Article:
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January 20, 2022 (San Diego’s East County) - East County Magazine's World Watch helps you be an informed citizen on important issues globally and nationally. As part of our commitment to reflect all voices and views, we include links to a variety of news sources representing a broad spectrum of political, religious, and social views. Top world and U.S. headlines include:



For excerpts and links to full stories, click  “read more” and scroll down.


Supreme Court blocks Biden’s workplace vaccine rules, allows requirement for health-care workers (Washington Post)

The Supreme Court on Thursday stopped the Biden administration’s vaccination-or-testing requirement for the nation’s largest employers, a dramatic blow to the federal government’s most far-reaching initiative to combat the coronavirus and boost the country’s lagging vaccination rate. But the court allowed a different and smaller policy to go forward, requiring vaccinations for most health-care workers at the facilities that receive Medicaid and Medicare funds…The opinion said OSHA might have more limited authority. “Where the virus poses a special danger because of the particular features of an employee’s job or workplace, targeted regulations are plainly permissible,” it said, mentioning those who work in “particularly crowded or cramped environments.”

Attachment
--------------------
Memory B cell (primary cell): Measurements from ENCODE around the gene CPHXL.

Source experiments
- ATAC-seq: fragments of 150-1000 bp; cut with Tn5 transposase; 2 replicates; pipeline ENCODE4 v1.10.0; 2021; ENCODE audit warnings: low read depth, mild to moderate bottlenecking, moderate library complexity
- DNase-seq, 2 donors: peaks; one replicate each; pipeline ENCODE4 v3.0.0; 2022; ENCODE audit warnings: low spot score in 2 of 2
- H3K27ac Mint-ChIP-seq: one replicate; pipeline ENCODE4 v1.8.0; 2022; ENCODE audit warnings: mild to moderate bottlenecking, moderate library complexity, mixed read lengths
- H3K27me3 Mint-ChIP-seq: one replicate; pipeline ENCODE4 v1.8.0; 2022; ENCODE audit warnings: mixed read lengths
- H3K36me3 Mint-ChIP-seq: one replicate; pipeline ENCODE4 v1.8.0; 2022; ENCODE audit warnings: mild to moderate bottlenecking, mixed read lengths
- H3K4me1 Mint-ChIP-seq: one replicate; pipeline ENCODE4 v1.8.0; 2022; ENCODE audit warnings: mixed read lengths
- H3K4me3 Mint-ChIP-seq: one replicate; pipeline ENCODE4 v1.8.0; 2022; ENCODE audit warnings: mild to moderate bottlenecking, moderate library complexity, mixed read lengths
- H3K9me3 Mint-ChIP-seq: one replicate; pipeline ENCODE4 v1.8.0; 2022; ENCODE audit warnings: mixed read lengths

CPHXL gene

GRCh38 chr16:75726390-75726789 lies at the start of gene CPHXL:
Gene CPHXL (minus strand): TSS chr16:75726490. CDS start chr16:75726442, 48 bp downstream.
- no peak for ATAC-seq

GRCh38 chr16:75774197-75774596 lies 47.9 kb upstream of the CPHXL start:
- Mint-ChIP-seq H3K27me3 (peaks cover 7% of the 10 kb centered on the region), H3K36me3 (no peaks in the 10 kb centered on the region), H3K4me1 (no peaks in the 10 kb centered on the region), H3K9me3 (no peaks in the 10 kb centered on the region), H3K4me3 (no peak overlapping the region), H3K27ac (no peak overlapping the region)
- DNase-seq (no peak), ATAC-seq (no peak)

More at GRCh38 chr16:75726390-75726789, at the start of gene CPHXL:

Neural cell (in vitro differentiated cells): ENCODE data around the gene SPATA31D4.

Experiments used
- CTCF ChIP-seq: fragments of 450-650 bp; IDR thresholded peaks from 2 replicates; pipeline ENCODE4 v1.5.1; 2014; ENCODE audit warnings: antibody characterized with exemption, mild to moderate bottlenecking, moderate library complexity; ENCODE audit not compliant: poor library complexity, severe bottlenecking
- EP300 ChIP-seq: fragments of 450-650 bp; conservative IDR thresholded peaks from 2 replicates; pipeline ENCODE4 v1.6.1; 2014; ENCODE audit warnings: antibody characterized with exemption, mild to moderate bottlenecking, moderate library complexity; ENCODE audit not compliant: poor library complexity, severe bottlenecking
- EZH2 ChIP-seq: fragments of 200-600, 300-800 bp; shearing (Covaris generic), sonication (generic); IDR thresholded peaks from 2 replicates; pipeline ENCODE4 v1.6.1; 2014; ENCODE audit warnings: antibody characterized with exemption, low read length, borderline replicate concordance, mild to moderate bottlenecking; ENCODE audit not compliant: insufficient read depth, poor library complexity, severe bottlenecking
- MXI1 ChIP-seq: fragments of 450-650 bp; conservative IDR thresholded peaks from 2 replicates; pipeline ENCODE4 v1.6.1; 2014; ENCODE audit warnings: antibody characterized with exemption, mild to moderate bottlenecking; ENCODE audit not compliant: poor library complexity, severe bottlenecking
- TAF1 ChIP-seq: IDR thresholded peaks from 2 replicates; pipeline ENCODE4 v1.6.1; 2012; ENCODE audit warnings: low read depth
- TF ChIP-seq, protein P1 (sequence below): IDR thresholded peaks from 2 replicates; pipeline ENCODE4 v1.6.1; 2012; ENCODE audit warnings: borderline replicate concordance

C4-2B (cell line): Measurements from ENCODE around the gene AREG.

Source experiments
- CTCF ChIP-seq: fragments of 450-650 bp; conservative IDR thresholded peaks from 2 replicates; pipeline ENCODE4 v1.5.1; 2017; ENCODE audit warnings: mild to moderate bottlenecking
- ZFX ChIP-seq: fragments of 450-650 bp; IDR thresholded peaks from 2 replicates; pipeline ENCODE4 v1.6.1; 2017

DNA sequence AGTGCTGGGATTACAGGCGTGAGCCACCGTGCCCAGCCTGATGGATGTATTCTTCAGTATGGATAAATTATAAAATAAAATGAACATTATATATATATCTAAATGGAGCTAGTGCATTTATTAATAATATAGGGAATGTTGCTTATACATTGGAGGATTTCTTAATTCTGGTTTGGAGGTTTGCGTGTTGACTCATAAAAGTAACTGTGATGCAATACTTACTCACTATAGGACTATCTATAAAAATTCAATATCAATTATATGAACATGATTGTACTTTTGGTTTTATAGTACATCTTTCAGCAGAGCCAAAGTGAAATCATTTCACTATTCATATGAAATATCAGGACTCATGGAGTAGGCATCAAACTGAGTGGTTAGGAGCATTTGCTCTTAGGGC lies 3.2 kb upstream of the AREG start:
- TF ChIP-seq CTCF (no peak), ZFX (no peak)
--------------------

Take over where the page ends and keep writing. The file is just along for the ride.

The Supreme Court Just Denied Trump’s Request Regarding Jan. 6 Records (Mother Jones)

The House committee investigating January 6 may have just struck gold. In a near-unanimous decision, the Supreme Court on Wednesday evening rejected former President Trump’s request to block the release of White House records relating to the January 6 attack on the Capitol, meaning that the House committee investigating the day’s events can request the roughly 800 pages of his papers from the National Archives without legal obstacle.

Manchin, Sinema join with GOP in rejecting attempt to change filibuster rules, effectively killing Democratic voting bill (Washington Post)

The year-long Democratic push for federal voting rights legislation died in the Senate Wednesday night, after Republicans blocked an elections bill for the fifth time in six months and Democrats failed to unite their caucus behind a plan to rewrite the Senate’s rules and pass it anyway. The final clash, which has been brewing since Democrats won congressional majorities a year ago as Republican legislatures in 19 states embarked on a campaign to roll back election access, began with an evening vote to close debate on a sprawling voting rights bill. That vote, at the Senate’s traditional 60-vote margin for legislation, failed on party lines.

Oath Keepers leader and 10 others charged with 'seditious conspiracy' related to US Capitol attack